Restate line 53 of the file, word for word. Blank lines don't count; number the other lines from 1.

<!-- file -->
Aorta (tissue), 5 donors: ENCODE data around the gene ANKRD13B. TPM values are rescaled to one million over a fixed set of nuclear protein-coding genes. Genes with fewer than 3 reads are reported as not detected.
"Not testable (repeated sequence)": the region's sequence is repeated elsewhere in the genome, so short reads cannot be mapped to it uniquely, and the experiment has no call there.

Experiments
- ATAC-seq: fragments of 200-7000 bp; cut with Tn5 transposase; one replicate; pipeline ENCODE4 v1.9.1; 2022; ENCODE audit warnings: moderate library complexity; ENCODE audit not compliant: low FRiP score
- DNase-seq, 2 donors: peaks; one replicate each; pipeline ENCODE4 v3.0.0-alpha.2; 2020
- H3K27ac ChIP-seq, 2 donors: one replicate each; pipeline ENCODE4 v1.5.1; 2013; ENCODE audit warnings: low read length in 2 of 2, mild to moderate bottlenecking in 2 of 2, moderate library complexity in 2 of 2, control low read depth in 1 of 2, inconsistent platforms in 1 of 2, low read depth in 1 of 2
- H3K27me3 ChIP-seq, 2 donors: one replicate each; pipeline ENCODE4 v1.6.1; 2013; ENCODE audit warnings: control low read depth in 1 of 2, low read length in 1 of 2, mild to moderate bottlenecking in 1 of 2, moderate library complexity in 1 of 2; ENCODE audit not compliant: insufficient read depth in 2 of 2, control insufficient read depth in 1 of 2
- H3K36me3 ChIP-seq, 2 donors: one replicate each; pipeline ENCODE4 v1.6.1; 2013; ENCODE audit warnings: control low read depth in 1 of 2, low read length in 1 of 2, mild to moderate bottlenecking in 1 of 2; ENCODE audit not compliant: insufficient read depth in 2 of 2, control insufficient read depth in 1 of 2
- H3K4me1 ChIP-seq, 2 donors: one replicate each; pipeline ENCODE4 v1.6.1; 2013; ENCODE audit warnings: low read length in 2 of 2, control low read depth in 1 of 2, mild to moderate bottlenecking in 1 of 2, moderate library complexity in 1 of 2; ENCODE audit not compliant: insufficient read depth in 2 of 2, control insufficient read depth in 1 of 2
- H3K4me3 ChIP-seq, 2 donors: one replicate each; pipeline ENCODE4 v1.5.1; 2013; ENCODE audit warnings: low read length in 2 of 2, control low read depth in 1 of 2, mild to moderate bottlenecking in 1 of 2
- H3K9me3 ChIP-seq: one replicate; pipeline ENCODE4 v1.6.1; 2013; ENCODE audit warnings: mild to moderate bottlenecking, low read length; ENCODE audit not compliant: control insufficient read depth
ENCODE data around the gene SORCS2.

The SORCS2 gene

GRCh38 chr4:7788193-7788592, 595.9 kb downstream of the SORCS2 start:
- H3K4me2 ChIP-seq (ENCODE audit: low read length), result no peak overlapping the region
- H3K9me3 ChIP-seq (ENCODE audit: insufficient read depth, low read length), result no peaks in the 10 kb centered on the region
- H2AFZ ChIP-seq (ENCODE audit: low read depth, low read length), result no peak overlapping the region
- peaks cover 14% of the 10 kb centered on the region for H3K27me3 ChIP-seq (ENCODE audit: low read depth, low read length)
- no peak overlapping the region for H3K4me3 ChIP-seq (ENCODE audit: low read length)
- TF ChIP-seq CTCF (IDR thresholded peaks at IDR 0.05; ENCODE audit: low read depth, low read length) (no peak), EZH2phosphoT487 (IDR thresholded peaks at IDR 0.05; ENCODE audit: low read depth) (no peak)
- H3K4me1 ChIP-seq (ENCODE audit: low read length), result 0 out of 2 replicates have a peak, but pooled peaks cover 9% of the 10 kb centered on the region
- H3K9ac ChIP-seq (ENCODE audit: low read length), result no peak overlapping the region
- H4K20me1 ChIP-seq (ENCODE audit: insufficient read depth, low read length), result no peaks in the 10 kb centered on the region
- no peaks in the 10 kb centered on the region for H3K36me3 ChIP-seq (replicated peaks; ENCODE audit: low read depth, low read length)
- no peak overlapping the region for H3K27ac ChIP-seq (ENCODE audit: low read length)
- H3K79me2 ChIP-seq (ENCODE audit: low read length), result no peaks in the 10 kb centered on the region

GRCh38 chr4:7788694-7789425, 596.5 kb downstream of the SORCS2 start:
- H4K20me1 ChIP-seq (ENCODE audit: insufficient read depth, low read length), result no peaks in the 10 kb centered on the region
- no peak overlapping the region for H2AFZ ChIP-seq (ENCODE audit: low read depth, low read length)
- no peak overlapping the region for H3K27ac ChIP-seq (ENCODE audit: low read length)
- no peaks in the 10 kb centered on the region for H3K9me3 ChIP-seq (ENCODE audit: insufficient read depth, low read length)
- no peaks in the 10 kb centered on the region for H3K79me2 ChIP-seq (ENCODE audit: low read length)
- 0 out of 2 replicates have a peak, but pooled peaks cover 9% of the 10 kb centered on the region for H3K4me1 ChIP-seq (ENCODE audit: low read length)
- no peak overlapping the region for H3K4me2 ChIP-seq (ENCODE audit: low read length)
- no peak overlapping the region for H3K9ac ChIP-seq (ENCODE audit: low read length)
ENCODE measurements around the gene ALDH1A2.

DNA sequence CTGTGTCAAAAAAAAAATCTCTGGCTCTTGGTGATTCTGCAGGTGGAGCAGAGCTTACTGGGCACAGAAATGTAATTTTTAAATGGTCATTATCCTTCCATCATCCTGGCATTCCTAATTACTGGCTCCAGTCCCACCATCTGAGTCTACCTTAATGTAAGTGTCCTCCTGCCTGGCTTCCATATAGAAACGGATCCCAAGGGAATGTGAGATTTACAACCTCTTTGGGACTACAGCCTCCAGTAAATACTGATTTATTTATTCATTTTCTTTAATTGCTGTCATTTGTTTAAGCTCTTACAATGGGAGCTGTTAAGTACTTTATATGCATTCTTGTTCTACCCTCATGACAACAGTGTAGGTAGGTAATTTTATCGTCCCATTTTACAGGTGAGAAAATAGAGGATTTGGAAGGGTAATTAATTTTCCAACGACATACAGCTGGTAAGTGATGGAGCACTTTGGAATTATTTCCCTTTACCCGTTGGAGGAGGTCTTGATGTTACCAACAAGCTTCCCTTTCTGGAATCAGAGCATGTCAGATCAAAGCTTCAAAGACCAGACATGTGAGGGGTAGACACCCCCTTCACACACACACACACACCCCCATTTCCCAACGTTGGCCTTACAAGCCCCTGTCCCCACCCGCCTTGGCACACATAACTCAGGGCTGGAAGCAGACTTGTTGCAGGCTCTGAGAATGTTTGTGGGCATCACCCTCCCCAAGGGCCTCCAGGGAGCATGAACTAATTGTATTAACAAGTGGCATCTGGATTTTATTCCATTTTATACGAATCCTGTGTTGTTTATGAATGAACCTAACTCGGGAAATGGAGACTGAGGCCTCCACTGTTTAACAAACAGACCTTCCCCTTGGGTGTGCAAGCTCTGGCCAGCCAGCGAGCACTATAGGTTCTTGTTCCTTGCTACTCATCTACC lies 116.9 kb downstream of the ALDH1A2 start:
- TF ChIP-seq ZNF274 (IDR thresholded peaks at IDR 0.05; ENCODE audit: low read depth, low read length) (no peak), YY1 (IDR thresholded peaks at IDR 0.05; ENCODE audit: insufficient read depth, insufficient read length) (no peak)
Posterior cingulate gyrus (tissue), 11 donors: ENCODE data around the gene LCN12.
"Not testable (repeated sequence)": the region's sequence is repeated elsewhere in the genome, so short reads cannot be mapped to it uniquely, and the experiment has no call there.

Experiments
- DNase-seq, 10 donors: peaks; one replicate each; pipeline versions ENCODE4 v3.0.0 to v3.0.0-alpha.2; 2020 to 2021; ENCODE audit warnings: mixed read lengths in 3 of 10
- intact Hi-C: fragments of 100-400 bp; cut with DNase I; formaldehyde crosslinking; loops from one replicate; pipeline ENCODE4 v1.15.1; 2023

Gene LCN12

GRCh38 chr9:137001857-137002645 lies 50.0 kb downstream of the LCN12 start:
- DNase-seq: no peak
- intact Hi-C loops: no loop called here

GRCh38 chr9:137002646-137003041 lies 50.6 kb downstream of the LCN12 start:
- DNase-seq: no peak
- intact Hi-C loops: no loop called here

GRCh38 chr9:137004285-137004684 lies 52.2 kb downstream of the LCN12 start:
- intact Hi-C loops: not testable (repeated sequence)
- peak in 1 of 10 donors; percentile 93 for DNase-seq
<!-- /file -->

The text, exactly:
- peak in 1 of 10 donors; percentile 93 for DNase-seq